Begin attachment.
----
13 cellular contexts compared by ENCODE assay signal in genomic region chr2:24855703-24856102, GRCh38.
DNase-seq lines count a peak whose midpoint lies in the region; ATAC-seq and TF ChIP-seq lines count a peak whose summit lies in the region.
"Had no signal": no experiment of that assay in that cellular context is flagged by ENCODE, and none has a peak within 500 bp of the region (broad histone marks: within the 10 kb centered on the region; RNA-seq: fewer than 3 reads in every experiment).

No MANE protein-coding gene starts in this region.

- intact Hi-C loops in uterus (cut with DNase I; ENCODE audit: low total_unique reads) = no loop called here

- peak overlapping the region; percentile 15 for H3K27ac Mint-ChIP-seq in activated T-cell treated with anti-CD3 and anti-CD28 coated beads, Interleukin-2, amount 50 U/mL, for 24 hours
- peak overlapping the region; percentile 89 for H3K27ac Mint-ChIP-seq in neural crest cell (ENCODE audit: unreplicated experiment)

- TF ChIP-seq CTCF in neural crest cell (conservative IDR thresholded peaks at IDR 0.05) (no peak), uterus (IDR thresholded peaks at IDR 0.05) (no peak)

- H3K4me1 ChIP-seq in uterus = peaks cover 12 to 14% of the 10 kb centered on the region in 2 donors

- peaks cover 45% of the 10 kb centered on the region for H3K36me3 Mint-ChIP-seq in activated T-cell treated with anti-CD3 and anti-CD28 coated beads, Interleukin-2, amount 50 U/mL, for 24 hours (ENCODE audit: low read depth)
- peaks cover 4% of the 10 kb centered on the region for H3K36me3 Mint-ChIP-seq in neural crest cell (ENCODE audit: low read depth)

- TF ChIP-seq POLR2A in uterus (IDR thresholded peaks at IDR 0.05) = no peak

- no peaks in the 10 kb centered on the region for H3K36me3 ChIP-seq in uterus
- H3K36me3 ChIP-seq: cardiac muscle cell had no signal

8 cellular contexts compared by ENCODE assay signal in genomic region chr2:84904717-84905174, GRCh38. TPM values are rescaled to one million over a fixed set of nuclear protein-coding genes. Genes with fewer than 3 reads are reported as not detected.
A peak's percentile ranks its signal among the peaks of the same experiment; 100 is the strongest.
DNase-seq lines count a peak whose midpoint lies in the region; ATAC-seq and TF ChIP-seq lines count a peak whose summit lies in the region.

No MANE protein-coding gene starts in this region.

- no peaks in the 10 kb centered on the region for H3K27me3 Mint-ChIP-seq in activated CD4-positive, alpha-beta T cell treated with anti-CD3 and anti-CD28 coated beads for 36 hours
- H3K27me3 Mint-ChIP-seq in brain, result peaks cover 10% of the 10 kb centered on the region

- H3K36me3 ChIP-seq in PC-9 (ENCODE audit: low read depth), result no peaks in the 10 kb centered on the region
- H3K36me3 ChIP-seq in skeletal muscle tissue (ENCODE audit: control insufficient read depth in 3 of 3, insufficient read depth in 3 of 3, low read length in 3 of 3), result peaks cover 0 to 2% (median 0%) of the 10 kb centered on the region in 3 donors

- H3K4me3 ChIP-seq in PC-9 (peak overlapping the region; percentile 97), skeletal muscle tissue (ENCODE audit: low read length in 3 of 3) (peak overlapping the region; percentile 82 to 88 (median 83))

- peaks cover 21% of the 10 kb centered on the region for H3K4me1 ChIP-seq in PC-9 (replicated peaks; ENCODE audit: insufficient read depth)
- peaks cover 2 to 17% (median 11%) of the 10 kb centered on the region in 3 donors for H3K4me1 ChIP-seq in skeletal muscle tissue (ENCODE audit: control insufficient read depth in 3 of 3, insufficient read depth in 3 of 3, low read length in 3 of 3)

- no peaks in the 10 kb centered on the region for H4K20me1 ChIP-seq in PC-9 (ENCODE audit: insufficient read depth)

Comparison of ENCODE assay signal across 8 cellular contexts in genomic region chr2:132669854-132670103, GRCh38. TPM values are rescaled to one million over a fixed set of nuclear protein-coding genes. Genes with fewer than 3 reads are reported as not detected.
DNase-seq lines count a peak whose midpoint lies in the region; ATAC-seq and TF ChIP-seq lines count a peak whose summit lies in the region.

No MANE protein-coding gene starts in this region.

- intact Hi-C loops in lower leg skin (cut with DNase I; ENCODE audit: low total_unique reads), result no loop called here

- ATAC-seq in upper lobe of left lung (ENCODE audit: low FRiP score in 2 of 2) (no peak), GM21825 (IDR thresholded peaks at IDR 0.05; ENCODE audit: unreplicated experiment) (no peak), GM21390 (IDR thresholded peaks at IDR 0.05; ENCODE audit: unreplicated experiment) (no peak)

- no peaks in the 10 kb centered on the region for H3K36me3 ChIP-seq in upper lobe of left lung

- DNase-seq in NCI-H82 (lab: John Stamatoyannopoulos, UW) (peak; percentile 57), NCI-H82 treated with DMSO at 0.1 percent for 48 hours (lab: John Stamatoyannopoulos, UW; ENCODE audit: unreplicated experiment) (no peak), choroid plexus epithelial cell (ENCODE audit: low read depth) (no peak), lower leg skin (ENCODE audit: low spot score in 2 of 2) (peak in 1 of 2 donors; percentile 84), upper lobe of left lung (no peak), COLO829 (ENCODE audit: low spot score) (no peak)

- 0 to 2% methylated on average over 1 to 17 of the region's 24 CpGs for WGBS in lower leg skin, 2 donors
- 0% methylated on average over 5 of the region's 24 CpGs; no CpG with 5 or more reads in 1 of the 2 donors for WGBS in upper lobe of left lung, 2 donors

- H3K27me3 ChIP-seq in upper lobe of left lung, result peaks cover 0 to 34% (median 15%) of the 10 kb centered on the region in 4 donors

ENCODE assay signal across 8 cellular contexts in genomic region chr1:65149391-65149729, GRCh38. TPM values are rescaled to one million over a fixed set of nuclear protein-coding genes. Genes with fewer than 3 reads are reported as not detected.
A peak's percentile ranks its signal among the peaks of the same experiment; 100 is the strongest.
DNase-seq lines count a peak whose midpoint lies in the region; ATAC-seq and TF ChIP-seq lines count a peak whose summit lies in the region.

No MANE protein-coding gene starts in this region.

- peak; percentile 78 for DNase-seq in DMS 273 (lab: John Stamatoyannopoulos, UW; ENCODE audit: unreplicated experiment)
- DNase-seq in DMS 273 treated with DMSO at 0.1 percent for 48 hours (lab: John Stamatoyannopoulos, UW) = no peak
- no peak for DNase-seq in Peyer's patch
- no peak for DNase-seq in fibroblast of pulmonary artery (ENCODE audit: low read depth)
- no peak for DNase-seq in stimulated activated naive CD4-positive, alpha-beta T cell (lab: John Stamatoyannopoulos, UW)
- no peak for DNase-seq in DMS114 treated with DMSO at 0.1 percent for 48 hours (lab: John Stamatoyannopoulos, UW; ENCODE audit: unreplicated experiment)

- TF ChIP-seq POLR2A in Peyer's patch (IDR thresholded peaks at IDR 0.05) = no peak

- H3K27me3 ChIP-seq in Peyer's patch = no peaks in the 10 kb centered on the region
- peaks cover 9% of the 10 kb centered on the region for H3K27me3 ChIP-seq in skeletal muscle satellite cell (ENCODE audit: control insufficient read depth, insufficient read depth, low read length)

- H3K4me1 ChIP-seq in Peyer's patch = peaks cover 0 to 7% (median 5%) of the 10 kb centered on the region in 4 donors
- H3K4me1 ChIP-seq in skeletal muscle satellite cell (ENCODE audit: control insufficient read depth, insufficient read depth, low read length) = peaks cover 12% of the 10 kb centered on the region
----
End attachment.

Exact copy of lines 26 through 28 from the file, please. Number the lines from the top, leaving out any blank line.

- no peaks in the 10 kb centered on the region for H4K20me1 ChIP-seq in PC-9 (ENCODE audit: insufficient read depth)

Comparison of ENCODE assay signal across 8 cellular contexts in genomic region chr2:132669854-132670103, GRCh38. TPM values are rescaled to one million over a fixed set of nuclear protein-coding genes. Genes with fewer than 3 reads are reported as not detected.
DNase-seq lines count a peak whose midpoint lies in the region; ATAC-seq and TF ChIP-seq lines count a peak whose summit lies in the region.